On Saturday, the Nittany Lions will take the field up in State College. One hundred thousand people will be cheering them on—with no doubt redoubled fervor—for what in normal times would have been a massively important game against Nebraska. Penn State is 8-1 and ranked 12th. Nebraska is 7-2 and 19th. A big deal, in normal times. But now? The right thing for the Penn State board of trustees to do now is cancel the rest of the football season, forfeit the games, and refuse any bowl invitations.
It’s too late to cancel Saturday’s game, clearly. So fine. Let the seniors have their Senior Day; the last home game of the season, for most football teams, is the day to recognize seniors. But the next two games are on the road. And will be played during weeks when there’s every chance that this scandal only gets worse. If Penn State officials want to make the point, to their community and the whole country, that what’s going on is a helluva lot more important than football, there is no better way to make it than to forfeit the final two games.
How could I say this? Isn’t it time for the “healing” to begin? What better way to heal than to cheer the old team on to victory, right? Wrong. We are not yet remotely at the healing stage. That makes the playing of a football game not purgative but grotesque in the current context. To engage in those rituals at this time—rituals I love, by the way, and have participated in since I was about 8 years old and hope to participate in until I draw my last breath—is not to heal. It’s to forget; to force the horror into the background, to bury it in pageantry and team colors and marching bands and tailgate parties and boozed-up alumni taking comfort in ritual. There will be a time for that comfort and those rituals. But the Penn State board should not be permitting them just yet.
What the board should be doing right now is trying to send the message that what happened is utterly and wholly and universally intolerable. There might be various ways to do it. But there’s really only one that will hurt, that will fully and truly drive the point home. Does Penn State want to be one more ass-covering institution in a world of ass-covering institutions? Or does it want to say—as it has often said during the Paterno era—no; we are different. We are Penn State. That’s their chant, by the way. We are [clap, clap] PENN STATE! They should be the Penn State they have claimed to be. Cancel the season.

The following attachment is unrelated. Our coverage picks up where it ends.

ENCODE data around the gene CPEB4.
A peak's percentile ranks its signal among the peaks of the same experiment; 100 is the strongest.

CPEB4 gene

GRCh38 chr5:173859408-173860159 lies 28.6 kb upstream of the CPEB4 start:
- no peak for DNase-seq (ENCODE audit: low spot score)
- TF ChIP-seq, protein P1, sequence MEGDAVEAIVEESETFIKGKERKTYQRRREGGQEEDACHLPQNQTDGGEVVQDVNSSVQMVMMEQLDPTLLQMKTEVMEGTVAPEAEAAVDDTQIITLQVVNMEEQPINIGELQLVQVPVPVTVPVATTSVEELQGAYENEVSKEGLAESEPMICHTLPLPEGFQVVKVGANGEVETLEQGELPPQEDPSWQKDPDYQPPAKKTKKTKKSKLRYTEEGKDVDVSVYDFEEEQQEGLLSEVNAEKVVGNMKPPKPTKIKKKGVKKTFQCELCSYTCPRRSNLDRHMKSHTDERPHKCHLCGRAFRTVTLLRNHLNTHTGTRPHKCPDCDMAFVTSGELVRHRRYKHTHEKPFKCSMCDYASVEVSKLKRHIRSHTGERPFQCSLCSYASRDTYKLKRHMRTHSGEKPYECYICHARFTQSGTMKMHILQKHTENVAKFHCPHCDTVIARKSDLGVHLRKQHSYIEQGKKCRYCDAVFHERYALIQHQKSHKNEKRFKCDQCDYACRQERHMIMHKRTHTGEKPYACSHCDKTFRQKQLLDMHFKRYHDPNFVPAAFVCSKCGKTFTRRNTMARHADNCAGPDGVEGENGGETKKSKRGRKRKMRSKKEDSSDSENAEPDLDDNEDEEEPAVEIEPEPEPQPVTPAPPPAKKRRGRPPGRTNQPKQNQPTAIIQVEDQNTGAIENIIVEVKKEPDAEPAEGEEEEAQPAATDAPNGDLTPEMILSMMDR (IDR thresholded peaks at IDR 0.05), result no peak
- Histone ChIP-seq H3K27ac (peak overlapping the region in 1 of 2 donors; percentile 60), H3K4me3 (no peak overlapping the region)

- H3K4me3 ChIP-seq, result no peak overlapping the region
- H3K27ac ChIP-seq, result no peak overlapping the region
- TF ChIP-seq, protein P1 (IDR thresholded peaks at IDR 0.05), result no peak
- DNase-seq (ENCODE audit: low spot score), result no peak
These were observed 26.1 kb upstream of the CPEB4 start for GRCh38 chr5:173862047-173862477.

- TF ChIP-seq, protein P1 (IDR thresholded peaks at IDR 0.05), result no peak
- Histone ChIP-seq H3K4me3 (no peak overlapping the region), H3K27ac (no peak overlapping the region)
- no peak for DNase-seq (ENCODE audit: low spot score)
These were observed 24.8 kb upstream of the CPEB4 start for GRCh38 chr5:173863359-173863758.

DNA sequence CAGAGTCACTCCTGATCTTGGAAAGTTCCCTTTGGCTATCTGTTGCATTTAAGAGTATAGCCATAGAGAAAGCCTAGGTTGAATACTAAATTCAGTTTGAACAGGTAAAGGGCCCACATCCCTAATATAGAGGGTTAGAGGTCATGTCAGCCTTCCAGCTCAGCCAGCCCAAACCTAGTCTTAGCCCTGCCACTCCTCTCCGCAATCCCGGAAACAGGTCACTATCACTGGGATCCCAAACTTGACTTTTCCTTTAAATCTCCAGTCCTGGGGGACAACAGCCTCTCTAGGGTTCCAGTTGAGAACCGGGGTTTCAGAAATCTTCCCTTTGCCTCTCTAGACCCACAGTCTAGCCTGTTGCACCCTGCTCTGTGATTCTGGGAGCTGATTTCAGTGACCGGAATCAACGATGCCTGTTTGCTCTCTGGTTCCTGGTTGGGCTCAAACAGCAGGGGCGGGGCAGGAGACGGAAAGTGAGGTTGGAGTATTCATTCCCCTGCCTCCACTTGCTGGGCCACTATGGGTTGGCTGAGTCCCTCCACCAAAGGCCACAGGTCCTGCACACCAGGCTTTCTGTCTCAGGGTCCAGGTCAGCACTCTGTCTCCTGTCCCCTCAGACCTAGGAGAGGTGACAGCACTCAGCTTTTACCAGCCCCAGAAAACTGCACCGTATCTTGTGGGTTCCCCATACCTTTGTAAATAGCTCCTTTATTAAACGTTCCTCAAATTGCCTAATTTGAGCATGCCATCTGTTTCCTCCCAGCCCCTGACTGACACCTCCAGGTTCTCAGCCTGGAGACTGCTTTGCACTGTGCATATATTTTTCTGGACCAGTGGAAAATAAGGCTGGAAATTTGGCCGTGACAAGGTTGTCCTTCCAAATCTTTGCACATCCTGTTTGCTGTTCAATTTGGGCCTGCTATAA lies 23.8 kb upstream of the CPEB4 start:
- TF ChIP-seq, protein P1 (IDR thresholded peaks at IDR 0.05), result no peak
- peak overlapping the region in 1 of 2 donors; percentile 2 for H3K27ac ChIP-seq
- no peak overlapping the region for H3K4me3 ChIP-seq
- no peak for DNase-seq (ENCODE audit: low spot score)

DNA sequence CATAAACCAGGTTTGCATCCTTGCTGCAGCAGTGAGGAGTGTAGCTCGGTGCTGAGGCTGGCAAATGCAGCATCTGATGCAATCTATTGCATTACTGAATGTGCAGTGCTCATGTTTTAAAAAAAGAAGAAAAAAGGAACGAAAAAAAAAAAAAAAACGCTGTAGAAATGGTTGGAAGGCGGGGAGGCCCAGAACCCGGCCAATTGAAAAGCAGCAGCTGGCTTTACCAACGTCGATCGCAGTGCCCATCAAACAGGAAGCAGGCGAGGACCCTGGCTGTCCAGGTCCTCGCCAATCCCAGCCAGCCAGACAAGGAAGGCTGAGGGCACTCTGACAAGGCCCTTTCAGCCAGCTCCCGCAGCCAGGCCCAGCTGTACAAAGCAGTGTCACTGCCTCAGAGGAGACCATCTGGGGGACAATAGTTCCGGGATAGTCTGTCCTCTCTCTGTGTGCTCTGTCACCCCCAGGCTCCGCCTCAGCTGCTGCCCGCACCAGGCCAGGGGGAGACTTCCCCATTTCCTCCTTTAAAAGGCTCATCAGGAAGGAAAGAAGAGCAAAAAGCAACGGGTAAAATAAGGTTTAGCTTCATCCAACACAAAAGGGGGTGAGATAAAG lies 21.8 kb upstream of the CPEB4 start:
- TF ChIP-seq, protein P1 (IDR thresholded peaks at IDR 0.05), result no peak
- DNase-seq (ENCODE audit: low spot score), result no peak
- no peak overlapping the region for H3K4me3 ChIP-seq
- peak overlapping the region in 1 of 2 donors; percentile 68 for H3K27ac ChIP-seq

The other morning as I was driving in to work I was listening to the sports-talk radio station here in Washington. The Tony Kornheiser show. He was kibbitzing with his on-air crew about all this. They were talking about the horror of it all with proper outrage and perspective. Discussion turned to this Saturday’s game, and how tiny it now seemed. Kornheiser interjected: But they’re 8-1! Now, in fairness, he didn’t sound like he really meant it as a serious point. He was playing devil’s advocate, adopting the fan’s point of view. But everyone on his set groaned, and I groaned in my car. How puny and meaningless it sounded! Who cares now whether they’re 8-1 or 1-8, headed to the Rose Bowl or the toilet bowl? Allegedly, a child was raped, and others assaulted—oral sex performed on them, a grown man’s erect penis pressed against their 10-year-old bodies. And we have every reason to believe that people, important people, knew. And we’re supposed to act like it matters if they win out?
Canceling the season would anger and infuriate hundreds of thousands of people. It might even be mildly unfair to the athletes themselves, although that’s a secondary concern at most; we should begin discussions of what constitutes “fair” in this situation with what is alleged to have happened to those kids. The athletes will miss two games. Three, counting the bowl. They’ll be back next year, most of them. Life will go on. The leaders of that university have more to worry about than the players’ feelings. Canceling the season would make everyone understand: OK. I get it now. We can’t brush this under the rug. We must deal with this. This is big enough to cause all of us, even the completely innocent, some pain.
The university would be saying: We are willing to sacrifice that one thing that is most important to our collective identity to signal to the outside world that we take this as seriously as it deserves to be taken. And we are willing to sacrifice millions in revenue. After the people get over their anger and fury, they would know that their university had done something brave, the kind of thing no institution in America seems to do anymore. People would respect it. Respect is something Penn State rather lacks right now. I think if I really loved Penn State, I’d want that more than I’d want to be in a BCS game.